All roads lead to the Burren this October with the return of the Burren Winterage Weekend, an annual celebration of the ancient and unique practice of winter grazing in the Burren.
Co-ordinated by local charity The Burrenbeo Trust, this year’s festival features a wide range of farming, heritage, and cultural events, most of which will take place in-person in Kinvara, Co. Galway and its neighbouring Burren farms while some will take place online via Zoom.
In-person events will include a number of farm walks, farm poetry and music, a farming for nature film night, children’s creative nature-writing workshop, an introduction to winterage meats and traditional cheese tasting. For those interested in issues around sustainable farming, there is a two-day ‘School’ with panel discussions, farm workshops and keynote presentations. Innovative European Innovative Projects (EIP-AGRI) from across Ireland will be profiled while farmers themselves will share their deep knowledge of the land and livestock.
The annual Farming for Nature Awards will be a chance to meet and celebrate some of our most outstanding regenerative farmers. The flagship event of the festival, the Community Cattle drive on Sunday 24th of Oct will offer participants a chance to become ‘a farmer for a day’ and partake in Ireland’s most ancient pastoral tradition by accompanying a local farming family as they herd their cattle on to their upland winterage pastures.
Online events will feature talks on the role of pastoralists in our global environmental health by Fiona Flintan and Ann Waters-Bayer, a vision for Ireland’s sustainable systems by Tom Arnold, and farming experiences in Irish literature by author Nicholas Grene.
One of the event organisers Brendan Dunford noted that ‘This year’s event comes at a particularly important juncture. There has been so much talk about Ireland’s new Food Systems Strategy, our Climate Action Bill, the EU Green Deal and Farm to Fork Strategy, as well as our new CAP Strategic Plans. Much of the success of these ambitious strategies will depend on farmer’s capacity to deliver safe, nutritious food while reducing emissions and reversing declines in water quality and biodiversity loss. This is a huge ask of our farmers but one that is possible if we get farmers ‘on board’ and offer them the incentives and supports they need to deliver what society wants’.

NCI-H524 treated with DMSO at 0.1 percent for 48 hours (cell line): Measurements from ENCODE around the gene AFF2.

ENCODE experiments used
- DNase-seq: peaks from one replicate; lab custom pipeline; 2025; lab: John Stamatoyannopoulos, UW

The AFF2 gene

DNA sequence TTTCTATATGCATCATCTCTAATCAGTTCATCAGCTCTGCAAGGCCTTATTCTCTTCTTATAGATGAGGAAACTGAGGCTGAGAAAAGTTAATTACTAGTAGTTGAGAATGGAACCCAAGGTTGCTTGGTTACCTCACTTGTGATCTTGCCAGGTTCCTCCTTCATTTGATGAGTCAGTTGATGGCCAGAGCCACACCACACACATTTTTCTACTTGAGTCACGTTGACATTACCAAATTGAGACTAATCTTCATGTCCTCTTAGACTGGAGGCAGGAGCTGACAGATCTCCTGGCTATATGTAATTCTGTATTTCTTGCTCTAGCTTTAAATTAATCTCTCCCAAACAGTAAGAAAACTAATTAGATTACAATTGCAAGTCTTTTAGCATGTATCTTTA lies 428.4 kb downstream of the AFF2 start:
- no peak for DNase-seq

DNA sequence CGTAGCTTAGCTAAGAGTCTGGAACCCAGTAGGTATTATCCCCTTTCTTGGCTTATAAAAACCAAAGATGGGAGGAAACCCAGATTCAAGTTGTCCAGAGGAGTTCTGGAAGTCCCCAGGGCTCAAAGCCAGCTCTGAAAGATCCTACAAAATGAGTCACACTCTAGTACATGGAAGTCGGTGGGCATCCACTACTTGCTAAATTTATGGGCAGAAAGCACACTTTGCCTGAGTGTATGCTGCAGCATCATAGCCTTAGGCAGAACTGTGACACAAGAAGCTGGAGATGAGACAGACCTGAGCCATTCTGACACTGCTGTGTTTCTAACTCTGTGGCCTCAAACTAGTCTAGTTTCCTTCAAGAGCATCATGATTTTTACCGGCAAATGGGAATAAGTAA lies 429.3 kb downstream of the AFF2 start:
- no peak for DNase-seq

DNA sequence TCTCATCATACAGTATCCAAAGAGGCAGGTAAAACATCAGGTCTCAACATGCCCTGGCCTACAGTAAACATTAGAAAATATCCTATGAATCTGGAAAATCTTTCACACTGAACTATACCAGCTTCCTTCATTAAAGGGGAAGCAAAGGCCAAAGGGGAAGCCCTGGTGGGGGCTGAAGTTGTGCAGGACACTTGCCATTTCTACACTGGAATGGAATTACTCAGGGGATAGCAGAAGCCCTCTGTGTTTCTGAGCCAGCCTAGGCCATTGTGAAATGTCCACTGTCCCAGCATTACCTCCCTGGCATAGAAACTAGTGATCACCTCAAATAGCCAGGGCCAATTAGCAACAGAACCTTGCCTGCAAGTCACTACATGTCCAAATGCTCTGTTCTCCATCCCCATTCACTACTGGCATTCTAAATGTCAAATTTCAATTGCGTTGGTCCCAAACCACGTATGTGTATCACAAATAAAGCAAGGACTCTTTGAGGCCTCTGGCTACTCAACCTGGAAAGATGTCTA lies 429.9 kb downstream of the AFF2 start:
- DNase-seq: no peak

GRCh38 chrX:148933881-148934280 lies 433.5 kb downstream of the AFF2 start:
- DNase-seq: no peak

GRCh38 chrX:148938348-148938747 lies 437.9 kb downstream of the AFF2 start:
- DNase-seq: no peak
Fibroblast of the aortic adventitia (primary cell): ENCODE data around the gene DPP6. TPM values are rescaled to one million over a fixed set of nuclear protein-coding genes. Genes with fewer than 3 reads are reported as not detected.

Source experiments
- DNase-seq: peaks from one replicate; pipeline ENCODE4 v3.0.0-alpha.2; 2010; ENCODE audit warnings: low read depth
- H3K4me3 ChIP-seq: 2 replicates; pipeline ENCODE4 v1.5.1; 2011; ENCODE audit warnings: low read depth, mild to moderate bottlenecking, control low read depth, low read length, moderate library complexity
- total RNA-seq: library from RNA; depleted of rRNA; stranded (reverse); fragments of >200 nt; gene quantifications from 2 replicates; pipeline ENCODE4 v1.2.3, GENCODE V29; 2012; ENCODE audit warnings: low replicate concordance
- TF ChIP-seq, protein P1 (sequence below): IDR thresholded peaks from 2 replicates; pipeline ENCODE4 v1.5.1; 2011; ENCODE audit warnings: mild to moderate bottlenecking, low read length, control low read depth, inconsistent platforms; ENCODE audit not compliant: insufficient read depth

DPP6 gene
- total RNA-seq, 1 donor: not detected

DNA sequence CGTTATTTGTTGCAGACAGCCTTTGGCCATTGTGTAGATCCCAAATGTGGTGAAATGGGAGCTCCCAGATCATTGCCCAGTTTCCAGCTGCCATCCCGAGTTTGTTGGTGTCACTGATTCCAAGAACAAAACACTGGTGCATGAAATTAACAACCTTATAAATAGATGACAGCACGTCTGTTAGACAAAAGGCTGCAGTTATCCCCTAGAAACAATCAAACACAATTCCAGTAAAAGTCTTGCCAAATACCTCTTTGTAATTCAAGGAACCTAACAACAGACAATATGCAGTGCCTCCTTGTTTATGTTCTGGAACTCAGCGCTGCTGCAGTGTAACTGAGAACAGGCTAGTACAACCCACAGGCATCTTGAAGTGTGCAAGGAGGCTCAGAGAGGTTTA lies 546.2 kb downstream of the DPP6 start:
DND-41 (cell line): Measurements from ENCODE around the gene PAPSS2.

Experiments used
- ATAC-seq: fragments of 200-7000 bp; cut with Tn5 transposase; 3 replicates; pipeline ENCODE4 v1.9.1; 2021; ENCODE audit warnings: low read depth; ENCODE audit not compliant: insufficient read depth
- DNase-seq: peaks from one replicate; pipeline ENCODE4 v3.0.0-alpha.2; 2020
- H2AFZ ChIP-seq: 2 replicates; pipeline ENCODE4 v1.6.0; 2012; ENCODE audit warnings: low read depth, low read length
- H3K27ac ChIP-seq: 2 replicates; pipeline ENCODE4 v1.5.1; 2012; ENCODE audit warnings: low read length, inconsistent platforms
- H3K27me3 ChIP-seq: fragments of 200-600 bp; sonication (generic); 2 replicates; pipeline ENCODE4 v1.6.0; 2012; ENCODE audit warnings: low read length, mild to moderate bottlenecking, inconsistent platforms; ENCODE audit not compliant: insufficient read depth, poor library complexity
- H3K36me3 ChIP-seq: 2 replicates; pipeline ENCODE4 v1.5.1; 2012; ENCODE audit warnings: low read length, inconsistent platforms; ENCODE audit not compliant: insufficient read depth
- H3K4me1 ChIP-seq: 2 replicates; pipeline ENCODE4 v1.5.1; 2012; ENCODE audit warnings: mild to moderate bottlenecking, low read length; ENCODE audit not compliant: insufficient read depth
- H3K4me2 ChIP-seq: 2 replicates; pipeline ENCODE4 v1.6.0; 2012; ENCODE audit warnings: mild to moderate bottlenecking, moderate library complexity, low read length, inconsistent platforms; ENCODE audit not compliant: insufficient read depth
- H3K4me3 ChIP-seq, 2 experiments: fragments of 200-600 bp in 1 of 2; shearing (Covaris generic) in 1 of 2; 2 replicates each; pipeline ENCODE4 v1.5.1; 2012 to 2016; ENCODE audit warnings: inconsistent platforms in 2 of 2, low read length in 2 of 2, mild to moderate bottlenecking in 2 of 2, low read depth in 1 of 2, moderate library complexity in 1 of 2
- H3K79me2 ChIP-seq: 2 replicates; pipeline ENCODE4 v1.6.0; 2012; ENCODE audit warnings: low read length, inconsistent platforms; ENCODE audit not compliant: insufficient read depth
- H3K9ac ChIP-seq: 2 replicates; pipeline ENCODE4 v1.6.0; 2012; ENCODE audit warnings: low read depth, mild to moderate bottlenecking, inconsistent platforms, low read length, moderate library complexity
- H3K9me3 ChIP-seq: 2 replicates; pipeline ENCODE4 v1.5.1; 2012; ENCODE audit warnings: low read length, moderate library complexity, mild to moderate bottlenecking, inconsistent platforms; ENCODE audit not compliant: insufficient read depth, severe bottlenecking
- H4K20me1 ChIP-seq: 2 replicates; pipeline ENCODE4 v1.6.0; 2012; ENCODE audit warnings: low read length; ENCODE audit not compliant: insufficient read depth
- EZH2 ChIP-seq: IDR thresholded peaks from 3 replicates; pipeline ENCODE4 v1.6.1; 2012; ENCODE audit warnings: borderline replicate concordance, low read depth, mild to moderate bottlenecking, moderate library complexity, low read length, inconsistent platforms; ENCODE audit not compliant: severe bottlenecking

Local farmer and community leader Michael Davoren remarked that ‘after all the lock downs, we are so excited about welcoming back our farming friends from all over Ireland to the Burren. This year we are featuring some of the best of ‘homegrown’ talent, with over 40 speakers, most of them farmers. The Winterage weekend rightly puts farmers centre-stage – they have so much knowledge, enthusiasm and inspiration to share and now, at a time of crisis, we really do need to listen and learn from them’.
This unique event, held to coincide with the ancient harvest feast of Samhain, marks an important turning point in the farming calendar, when the summer’s bounty has been harvested and we face into the long winter ahead. In the Burren this is marked by the equally ancient, and highly unique, practice of winterage, whereby livestock are herded onto the limestone hills to enjoy the remnants of the summer flora, the calcium-rich water and the warm ‘dry lie’ of the limestone rock.
The Burren Winterage festival marks this inflection point in the farming year by celebrating the bounty that farming – at its best – can deliver: Nutritious food, rich biodiversity, diverse landscapes, healthy water and soils and thriving rural communities. Farmers from all over Ireland – beef, sheep, dairy and tillage and horticultural – are central to the weekend of celebration, learning, debate and fun, culminating in a very special communal cattle drive to the hills of the Burren.
Places are limited for all in-person events and will require pre-booking. Discounts apply for Burrenbeo Members. More information available on www.burrenwinterage.com